Little acts of changing definitions, while seeming benign, is a clever ploy by activists. This is what the term "Guardianship" is leading to. Bill HR 6388, is the so-called "Horse Protection Act." This is an animal-rights backed policy cloaking itself as a safeguard against the cruel practice of soring Tennessee Walking Horses for show and competition. What it would really do is strip the entire horse industry of its ability to police itself. If this bill should pass, the federal government would be allowed to inspect any horse at any show organized by any breed association or discipline, and issue humane citations based on animal-rights groups' standards! This is a truly alarming piece of legislation which would rob horse owners of their rights and clear the way for government agents to shut down the entire competitive segment of our industry. We need your help to stop it! To be clear, I do not agree with the practice of soring TWH's. But, do we really want the FEDERAL government issuing a citation to us vs our own State. Being charged with a federal crime is far different than being cited under your State's statute. Check out the United Horseman's site. They are a non-profit organization representing horses and their owner's as well.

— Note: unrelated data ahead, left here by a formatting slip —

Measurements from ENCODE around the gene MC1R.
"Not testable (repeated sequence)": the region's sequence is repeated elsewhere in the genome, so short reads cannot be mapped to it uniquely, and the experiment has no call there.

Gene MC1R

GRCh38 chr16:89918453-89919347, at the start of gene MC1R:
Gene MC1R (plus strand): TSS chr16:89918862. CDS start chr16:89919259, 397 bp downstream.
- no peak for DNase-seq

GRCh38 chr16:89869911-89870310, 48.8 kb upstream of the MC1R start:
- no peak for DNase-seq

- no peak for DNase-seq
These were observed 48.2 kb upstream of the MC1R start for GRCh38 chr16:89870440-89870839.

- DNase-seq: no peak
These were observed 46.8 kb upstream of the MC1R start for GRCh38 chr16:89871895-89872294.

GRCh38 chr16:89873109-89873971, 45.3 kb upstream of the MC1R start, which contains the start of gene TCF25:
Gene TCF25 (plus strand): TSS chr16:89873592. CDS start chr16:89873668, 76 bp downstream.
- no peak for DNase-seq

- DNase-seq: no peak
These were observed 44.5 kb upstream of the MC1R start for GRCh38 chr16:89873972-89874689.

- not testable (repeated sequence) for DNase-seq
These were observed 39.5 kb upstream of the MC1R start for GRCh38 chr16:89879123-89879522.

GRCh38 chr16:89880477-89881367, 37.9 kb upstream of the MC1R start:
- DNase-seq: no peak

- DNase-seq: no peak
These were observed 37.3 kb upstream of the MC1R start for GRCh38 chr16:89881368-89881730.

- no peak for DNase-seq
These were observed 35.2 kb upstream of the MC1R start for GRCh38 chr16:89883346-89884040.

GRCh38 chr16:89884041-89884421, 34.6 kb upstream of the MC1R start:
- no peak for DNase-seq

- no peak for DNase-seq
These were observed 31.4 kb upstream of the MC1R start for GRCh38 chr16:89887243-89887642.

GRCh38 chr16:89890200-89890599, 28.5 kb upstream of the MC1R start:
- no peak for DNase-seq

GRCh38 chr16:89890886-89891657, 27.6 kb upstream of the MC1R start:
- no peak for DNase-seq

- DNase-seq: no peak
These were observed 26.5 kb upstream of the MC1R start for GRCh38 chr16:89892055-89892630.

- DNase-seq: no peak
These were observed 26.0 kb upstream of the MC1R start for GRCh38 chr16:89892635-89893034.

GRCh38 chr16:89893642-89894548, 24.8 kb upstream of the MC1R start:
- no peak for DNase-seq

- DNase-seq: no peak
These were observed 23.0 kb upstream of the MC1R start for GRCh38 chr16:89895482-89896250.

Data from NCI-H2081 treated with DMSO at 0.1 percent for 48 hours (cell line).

Thursday, March 21, 2013 9:18 PM


I own 6-15 horses

OWN! OWN! OWN! Just see what is happening in California . Your are a guardian of your companion animal. Therefore, it is nearly an act of congress to euthanize a pet that you own even if you have good cause. guard·i·an [ grdee ən ] 1.protector: somebody who or something that guards, protects, or preserves somebody or something 2.legally responsible person: somebody who is legally entrusted to manage somebody else's affairs, especially those of a minor 3.superior Franciscan: a superior in a Franciscan monastery Owner (business aspect) Definitions 1. A party that possesses the exclusive right to hold, use, benefit-from, enjoy, convey, transfer, and otherwise dispose of an asset or property. 2. Contracts: The party who awards a contract for a project and undertakes to pay the contractor. Also called contract owner. 3. An employee or executive who has the principleresponsibility for a process, program, or project. NOUN 1. somebody owning something: somebody who owns something